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by the Holy Spirit, who creates and preserves faith in us, he treats of God's
eternal election; which is the cause that we, in whom he foresaw no good but
what he intended freely to bestow, have been favoured with the gift of Christ, and
united to ...
But in other places he is constrained to make a fuller disclosure of his impiety,
saying that God, in his eternal reason, decreeing for himself a visible Son, has
visibly exhibited himself in this manner: for if this be true, there is no other divinity
Jean Calvin. he will avenge himself on all the despisers of his majesty. And to
urgeTis by all possible motives, he promises also the blessings of the present life,
as well as eternal felicity, to the obedience of those who keep his commandments
... that the Old Testament, or covenant which the Lord made with the Israelitish
nation, was not limited to terrestrial things, but contained a promise of spiritual
and eternal life; the expectation of which must have been impressed on the
minds of ...
Let us then bring forward the covenant, which God hath once made, which is
eternal, and never to be abolished. The accomplishment, whence it derives its
establishment and satisfaction, is Christ. While such a confirmation was waited
for, the ...
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‣ He apparently writes the book for the purpose of disputing critics of his Doctrine of Divine Providence, which he claims "our doctrine must stand, exalted above all the glory, and invincible by all the power of the world;". He also writes this book "in opposition to fortune and fate" as well as to oppose praying to saints or other "lesser spirits" and opposes many traditions of the catholic church.
‣ He devotes an entire chapter to defining HIS meaning of the term "free will" which he makes great attempts to differentiate from "free choice" and "voluntary". Maybe something was lost in it's translation from french or something but I think he intends "free will" to mean: "choosing whether or not to have a sin nature" - those are my words not his.
‣ He also was very concerned that people would misuse his doctrine by saying things like "god was the cause: I believe it was the divine will. for had it not been so, I know it would not have happened." He goes on to say: "There is the greatest danger that those who know not the right use of this doctrine will embarrass themselves with intricate perplexities." Furthermore he devotes an entire chapter to this topic. He warns his followers to not just lay down and take it: "but it will be objected, no danger can hurt, unless it has been ordained that it shall hurt us, and then no remedies can avert it. But what if dangers are therefor not fatal because God hath assigned you remedies to repulse and overcome them?". With this wording he makes it appear that god both appoints the problem and the solution. But later he says that problems/evils you must "excuse ... under the pretext of the divine providence ... but direct attention to inferior causes of this kind."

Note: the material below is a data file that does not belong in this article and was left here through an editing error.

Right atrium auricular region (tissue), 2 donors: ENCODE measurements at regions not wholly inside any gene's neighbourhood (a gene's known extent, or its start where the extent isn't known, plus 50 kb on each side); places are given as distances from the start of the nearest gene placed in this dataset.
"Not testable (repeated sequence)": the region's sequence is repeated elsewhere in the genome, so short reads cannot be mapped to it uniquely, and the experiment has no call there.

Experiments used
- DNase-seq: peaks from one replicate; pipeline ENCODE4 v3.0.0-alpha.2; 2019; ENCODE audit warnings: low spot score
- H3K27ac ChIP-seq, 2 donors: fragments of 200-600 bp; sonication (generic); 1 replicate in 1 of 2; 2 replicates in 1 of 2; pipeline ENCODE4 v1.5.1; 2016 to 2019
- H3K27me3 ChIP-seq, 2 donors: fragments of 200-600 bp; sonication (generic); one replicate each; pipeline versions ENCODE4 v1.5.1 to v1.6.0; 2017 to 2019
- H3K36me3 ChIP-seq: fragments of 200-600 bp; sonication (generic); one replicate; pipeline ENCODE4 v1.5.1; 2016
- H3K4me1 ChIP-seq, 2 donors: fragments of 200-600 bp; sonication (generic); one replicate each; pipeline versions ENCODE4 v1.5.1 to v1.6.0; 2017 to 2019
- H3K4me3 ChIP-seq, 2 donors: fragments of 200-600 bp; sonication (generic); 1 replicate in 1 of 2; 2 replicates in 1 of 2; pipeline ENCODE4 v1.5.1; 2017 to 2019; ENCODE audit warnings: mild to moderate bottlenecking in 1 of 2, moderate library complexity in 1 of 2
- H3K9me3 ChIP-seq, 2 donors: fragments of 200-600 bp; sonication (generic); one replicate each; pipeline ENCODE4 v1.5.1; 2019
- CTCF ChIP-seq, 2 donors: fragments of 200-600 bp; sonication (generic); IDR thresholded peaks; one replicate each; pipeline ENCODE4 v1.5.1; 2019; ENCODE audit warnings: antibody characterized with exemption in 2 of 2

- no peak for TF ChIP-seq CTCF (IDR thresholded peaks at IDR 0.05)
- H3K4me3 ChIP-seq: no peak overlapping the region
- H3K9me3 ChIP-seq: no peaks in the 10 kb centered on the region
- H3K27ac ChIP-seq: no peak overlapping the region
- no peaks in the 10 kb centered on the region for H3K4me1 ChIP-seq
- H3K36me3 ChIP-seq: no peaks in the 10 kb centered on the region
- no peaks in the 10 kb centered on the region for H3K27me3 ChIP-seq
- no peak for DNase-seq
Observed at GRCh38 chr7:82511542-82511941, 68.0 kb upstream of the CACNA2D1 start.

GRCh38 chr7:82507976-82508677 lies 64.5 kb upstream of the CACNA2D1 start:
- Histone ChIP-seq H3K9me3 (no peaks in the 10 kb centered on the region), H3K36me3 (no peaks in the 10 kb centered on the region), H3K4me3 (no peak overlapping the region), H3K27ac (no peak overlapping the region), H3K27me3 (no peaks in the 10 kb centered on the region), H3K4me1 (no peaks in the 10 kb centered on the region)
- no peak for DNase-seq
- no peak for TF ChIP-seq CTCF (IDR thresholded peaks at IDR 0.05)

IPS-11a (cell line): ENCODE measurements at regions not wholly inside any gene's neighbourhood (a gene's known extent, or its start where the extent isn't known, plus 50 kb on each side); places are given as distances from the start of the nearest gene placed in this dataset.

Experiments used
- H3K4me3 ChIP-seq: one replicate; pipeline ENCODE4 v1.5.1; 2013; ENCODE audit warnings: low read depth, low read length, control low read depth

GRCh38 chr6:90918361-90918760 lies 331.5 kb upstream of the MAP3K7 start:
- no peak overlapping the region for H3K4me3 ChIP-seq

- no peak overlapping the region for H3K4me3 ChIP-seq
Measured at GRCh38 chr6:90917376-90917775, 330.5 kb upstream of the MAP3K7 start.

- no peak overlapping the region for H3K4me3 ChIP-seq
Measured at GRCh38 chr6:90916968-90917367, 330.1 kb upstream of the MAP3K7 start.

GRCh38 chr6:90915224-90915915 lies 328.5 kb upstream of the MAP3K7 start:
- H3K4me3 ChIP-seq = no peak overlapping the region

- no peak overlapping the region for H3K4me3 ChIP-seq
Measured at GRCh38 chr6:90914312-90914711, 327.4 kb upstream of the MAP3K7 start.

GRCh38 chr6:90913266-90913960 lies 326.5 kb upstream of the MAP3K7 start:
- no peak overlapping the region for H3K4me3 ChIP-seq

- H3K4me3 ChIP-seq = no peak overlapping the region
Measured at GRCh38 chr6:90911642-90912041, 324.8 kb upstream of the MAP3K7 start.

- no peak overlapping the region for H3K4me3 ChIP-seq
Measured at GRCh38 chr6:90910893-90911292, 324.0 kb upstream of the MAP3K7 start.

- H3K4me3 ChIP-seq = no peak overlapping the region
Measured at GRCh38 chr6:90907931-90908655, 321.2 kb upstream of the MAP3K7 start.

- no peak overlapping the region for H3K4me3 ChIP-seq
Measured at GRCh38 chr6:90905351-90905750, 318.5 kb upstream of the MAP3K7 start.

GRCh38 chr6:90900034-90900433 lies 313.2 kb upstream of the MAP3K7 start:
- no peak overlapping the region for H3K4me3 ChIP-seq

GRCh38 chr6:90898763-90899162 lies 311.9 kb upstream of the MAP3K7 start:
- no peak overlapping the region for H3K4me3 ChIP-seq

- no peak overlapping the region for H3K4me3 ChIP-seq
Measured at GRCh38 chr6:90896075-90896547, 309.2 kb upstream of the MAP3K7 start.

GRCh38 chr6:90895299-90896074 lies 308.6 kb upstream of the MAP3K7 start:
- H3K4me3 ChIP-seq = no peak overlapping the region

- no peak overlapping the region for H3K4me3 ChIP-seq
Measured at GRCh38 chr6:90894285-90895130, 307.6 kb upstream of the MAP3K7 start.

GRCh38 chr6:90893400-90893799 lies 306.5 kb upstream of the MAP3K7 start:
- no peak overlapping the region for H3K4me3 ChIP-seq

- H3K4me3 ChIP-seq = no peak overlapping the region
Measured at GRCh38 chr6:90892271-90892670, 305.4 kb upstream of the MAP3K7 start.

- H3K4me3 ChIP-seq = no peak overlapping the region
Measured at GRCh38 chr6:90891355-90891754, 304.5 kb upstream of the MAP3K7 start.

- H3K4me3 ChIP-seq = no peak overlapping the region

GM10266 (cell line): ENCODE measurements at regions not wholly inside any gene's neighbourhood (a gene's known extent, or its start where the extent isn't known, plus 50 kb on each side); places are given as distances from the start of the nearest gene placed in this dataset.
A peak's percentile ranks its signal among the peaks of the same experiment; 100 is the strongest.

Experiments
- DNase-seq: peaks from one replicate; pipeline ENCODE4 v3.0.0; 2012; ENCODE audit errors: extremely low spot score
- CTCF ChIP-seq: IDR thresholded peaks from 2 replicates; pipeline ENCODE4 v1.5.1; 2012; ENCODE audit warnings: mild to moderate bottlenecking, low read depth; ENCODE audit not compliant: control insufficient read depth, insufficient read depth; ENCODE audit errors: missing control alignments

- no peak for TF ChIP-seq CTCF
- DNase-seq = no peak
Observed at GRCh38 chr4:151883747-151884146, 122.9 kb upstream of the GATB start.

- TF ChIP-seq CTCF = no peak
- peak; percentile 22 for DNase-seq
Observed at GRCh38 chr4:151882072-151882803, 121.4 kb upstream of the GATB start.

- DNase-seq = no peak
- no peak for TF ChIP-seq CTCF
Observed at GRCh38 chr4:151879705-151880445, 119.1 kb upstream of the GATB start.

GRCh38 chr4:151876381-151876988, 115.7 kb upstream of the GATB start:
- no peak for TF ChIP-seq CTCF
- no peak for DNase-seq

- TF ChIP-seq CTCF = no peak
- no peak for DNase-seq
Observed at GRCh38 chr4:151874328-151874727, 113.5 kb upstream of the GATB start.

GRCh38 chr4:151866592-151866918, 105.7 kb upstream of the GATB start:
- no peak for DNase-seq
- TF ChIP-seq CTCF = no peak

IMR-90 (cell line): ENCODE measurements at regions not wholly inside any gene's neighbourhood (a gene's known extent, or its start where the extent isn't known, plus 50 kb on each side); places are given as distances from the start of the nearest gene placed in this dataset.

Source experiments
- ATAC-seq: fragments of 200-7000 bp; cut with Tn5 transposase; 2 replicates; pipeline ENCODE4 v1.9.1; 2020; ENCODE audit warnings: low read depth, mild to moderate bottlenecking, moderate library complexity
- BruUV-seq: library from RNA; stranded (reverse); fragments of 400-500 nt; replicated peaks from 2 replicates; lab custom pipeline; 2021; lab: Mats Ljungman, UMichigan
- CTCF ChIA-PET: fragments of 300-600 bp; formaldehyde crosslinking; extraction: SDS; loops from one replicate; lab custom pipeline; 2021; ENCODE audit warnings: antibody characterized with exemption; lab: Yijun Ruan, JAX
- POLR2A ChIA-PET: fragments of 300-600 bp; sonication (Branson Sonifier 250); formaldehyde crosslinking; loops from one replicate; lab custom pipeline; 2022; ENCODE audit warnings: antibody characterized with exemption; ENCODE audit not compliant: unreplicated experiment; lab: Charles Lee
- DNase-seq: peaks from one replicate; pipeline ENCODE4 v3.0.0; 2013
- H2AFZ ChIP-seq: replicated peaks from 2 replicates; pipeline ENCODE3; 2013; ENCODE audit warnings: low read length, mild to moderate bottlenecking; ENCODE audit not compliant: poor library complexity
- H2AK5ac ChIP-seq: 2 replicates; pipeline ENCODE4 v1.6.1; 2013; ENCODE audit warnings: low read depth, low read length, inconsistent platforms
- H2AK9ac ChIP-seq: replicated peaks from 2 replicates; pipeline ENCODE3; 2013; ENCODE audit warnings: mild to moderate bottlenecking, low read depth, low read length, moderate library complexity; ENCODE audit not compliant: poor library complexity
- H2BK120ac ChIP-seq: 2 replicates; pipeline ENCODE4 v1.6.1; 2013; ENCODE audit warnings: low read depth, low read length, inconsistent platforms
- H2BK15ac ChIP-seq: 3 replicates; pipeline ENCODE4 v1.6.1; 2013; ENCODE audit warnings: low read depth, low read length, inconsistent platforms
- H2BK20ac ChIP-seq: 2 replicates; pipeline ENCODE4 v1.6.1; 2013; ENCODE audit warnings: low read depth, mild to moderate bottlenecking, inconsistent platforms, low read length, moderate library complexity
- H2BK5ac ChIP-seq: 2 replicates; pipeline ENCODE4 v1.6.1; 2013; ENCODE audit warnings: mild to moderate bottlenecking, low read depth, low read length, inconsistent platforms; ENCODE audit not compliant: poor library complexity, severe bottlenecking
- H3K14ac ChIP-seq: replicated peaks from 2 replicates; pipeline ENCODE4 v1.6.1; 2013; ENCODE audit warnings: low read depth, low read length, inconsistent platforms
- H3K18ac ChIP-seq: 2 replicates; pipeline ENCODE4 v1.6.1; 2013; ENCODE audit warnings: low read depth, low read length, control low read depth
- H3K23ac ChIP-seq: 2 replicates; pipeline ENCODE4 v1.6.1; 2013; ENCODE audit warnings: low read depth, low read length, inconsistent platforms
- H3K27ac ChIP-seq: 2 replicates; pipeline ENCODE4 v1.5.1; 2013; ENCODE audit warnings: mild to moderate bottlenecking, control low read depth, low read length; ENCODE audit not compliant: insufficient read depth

‣ His Doctrine of Divine Providence gets even more confusing: "I admit more than this: even that thieves, and homicides, and other malefactors, are instruments of Divine providence, whom the lord uses for the execution of the judgments which he hath appointed." and then on the flip side he says "Why shall a homicide be punished for having slain him whose life the lord had terminated? ...But I deny that they serve the will of god. For we cannot say, that he who is influenced by a wicked heart acts in obedience to the commands of god."
‣ So which is it? Did god ordain the murder or not? Perhaps he clarifies this aspect of his Doctrine of Divine Providence by attributing all evil events to be understood from the point of view that puts "him as the supreme cause of all things and ... also consider inferior causes in their proper order" - him meaning god and inferior causes being the perpetrator of the crime.
‣ I personally didn't gain anything from this book. I do not believe in "Fate" nor do I have any regard for "Lesser Spirits" neither do I hold to "Catholic Traditions" therefor I realize now that I was not his target audience.
‣ A note about me: I am not at all knowledgeable in Calvinism or Arminianism but I study the bible often and read it more than any other reading material I have. I prefer the KJV translation for many reasons, among them, it has good Hebrew and Greek lookup resources.